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This item originally appeared in the Fall-2004 Bulldog Survival Guide issue of The Tech Talk.


Staff Writer

When Samantha Luttrell made the transition from high school to college, she did not expect the increase in studying that would be required to maintain the grades she wanted or the distractions that would sometimes make it a challenge for her.

"College classes require so much more time spent studying than your average high school class," Luttrell, a senior animal science major, said. "It's usually difficult to study in the dorms because of everything that's going on, so I like to go to the library or go outside."

Linda Griffin, director of counseling services, said the academic performance of many students is impaired because they do not know how to cope with the challenges of studying, such as those Luttrell has faced, in a college setting.

"I think one of the biggest transition challenges is time management because freshmen are used to a high school schedule that had their time accounted for every hour of the day," Griffin said. "In college you have blocks of time when you are not in class, and I think a lot of students don't know how to manage that time and use it wisely."

Griffin said many students do not dedicate enough time each day to studying, and much of the time they are studying is not productive. She said students should make studying a daily task and one they take seriously.

"I think it's helpful for an individual to read through the notes he has taken for any class before the end of that day," Griffin said. "It helps to review what he has done, clear up some things that might have been confusing while he was in the middle of class, and it also helps carry over for the next class day."

Griffin also said the locations students choose for studying can influence the effectiveness of their sessions.

"I believe you need to have one certain place where you can keep all of your things together, where you can concentrate, where you can open the mind to the [setting] that you need to learn," Griffin said.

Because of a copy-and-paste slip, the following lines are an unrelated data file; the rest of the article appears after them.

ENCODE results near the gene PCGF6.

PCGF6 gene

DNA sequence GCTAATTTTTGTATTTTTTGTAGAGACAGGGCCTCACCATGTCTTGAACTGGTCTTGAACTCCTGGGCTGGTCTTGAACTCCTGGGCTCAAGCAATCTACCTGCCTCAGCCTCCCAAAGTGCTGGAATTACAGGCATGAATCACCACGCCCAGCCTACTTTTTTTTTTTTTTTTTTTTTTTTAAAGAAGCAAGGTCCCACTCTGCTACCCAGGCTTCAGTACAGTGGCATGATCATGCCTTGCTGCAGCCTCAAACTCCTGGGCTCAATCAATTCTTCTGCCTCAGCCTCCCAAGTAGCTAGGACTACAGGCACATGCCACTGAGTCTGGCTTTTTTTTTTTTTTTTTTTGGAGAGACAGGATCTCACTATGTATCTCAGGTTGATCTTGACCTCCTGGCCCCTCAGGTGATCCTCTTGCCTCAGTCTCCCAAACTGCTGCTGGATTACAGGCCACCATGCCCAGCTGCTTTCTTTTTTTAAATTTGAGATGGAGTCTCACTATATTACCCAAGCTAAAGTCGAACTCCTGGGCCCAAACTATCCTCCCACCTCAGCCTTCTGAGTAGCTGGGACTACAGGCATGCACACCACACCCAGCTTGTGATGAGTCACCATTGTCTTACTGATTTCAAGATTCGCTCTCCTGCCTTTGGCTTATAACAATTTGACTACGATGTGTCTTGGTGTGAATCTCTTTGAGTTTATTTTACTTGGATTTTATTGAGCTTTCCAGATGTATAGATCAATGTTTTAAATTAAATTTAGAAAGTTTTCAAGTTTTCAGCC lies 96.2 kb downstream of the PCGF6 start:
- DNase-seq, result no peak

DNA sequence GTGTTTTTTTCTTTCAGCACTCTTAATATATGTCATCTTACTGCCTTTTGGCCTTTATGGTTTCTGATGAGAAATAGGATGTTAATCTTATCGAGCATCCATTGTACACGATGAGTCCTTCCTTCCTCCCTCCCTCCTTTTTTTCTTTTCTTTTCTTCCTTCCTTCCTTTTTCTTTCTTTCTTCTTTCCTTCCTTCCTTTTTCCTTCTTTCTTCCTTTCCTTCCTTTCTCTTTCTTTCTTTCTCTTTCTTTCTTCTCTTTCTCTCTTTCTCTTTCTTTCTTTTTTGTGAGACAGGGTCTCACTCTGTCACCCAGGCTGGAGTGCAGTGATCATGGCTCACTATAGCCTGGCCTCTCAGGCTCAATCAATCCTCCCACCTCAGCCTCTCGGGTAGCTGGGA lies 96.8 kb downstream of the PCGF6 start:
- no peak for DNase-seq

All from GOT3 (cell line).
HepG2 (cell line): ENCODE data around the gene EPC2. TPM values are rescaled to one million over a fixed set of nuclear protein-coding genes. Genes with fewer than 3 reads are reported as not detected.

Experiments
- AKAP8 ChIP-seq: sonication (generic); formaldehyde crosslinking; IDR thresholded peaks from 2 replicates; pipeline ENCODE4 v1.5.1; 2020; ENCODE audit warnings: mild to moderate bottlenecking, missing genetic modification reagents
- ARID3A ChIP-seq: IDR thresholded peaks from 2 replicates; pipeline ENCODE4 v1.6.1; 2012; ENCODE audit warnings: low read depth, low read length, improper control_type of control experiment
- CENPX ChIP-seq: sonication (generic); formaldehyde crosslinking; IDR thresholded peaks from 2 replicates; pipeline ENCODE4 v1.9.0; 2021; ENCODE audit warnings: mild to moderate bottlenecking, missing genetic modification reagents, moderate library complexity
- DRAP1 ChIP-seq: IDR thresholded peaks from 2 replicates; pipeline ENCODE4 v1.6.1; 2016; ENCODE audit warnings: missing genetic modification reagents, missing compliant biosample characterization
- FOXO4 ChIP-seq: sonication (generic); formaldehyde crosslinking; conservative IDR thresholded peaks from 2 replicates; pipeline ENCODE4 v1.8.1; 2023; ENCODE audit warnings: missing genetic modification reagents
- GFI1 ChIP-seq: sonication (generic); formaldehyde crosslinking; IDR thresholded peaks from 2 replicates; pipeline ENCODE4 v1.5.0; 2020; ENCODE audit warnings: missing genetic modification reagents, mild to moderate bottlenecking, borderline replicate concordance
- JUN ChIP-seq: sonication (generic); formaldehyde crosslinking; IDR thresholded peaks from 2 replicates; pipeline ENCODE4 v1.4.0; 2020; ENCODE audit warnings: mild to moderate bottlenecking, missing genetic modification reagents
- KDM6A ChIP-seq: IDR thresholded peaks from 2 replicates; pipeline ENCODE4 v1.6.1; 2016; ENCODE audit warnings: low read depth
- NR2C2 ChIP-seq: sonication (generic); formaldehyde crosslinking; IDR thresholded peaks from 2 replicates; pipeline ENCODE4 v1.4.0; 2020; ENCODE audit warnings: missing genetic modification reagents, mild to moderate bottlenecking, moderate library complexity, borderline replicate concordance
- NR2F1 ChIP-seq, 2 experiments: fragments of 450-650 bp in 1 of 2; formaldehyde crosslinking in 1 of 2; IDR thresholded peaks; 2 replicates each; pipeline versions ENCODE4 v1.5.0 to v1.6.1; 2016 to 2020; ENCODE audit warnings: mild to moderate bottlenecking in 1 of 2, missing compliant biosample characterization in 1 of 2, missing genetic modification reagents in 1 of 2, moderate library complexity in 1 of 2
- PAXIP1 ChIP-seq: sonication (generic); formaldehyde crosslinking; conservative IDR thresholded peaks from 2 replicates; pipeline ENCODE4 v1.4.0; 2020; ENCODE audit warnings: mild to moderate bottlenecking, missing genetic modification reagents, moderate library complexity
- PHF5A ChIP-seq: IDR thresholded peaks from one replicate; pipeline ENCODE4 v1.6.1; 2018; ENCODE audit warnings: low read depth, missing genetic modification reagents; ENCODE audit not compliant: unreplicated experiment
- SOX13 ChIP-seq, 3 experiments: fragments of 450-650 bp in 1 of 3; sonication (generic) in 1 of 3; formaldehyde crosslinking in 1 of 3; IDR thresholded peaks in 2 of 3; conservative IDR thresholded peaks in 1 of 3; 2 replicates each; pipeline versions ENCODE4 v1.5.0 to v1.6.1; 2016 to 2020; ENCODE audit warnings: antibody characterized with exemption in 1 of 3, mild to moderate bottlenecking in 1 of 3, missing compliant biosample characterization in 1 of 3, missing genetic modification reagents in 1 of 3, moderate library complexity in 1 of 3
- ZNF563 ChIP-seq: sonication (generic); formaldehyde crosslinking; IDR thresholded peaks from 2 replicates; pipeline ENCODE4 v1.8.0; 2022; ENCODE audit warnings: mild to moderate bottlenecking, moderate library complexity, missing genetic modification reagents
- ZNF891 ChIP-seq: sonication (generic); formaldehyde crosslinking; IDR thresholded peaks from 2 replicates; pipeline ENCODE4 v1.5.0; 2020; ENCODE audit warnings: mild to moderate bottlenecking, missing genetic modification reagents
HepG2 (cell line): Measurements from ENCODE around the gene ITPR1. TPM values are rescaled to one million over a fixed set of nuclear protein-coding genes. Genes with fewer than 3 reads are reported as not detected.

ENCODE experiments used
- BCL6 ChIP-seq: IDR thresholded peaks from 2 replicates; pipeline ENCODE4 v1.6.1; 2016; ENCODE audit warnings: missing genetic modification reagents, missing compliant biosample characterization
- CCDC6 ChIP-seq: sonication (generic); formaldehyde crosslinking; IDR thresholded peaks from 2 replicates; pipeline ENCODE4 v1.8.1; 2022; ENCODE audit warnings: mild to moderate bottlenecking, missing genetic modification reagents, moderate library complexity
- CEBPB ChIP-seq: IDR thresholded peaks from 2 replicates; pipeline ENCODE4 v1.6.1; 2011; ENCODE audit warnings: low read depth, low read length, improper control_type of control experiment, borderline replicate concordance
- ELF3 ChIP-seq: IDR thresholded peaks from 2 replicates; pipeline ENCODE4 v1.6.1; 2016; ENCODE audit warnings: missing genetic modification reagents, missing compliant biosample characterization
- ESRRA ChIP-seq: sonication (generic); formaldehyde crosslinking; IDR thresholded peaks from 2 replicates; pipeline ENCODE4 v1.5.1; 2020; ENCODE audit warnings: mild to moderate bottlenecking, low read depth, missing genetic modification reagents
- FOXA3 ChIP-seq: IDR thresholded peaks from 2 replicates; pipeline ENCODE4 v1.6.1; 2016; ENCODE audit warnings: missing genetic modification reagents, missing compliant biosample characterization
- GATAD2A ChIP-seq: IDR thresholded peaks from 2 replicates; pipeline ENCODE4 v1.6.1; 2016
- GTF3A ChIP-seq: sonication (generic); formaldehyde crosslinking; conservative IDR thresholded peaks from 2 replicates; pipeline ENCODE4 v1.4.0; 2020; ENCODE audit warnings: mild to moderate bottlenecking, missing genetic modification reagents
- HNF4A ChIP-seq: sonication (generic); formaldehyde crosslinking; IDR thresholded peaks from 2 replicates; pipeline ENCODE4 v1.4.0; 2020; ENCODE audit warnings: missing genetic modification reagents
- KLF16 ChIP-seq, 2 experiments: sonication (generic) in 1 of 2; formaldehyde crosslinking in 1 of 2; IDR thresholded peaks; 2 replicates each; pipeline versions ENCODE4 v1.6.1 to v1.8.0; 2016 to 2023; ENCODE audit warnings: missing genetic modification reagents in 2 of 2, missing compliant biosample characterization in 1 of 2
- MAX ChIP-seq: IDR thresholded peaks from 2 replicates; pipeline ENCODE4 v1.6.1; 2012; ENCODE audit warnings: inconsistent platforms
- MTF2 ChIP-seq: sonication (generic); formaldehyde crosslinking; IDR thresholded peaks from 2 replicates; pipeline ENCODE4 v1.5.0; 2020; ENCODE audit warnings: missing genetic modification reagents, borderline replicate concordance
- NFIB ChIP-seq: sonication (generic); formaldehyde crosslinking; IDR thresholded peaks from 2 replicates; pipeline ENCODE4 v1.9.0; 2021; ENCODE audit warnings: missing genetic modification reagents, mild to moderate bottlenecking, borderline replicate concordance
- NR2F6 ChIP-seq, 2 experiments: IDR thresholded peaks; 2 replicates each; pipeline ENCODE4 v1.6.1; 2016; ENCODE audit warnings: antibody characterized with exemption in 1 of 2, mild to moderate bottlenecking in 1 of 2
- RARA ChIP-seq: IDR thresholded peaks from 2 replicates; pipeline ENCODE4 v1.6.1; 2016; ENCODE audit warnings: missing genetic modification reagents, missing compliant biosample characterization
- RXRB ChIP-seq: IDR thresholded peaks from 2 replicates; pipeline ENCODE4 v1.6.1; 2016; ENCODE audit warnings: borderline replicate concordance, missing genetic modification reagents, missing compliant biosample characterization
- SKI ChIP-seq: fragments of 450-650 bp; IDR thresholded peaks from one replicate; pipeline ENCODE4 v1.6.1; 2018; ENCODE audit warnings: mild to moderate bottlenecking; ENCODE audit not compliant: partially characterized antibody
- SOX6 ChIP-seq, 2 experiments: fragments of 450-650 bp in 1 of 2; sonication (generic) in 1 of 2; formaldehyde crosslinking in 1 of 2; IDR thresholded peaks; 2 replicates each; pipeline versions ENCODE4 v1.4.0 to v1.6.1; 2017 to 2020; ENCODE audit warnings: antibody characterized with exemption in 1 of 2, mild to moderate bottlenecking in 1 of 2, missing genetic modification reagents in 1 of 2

Peggy Schenk, an assistant professor at Prescott Memorial Library, said there are many good places for studying in the library that students may not know about.

"I think when some students come to the library they assume that the only places to sit down and study are here on the main floor," Schenk said. "The main floor has a lot of things happening. We have elevators, we have people who are printing, and we have people whose cell phones are going off."

Schenk said there are many other areas in the library that are more suitable for studying. Individual study tables are available on the first through ninth floors, Schenk said, and the large tables near the government documents on the first floor are good for students working in groups.

Schenk also said there are individual study rooms available that groups of three or more students can utilize. By leaving their student IDs at the front desk, Schenk said students will receive a key to a study room for as long as they need.

Instead of working in groups, Luttrell said she prefers to work with someone who has different study habits, which helps her retain more of the information.

"My best friend is a visual learner, so she can read something and understand it, whereas I need to hear it," Luttrell said. "She'll read it to me or ask me questions. If you can find somebody whose studying manners are complementary to yours, it will be good for both of you."

Regardless of which study methods students use, Griffin said, most importantly students should make studying a part of their regular schedule.

"I encourage individuals to determine at least some amount of time in every day that they are going to study," Griffin said. "One rule of thumb is that you need to be setting aside two hours of study time for every hour that you are in class, and that's a minimum. Some classes are going to take more than that."

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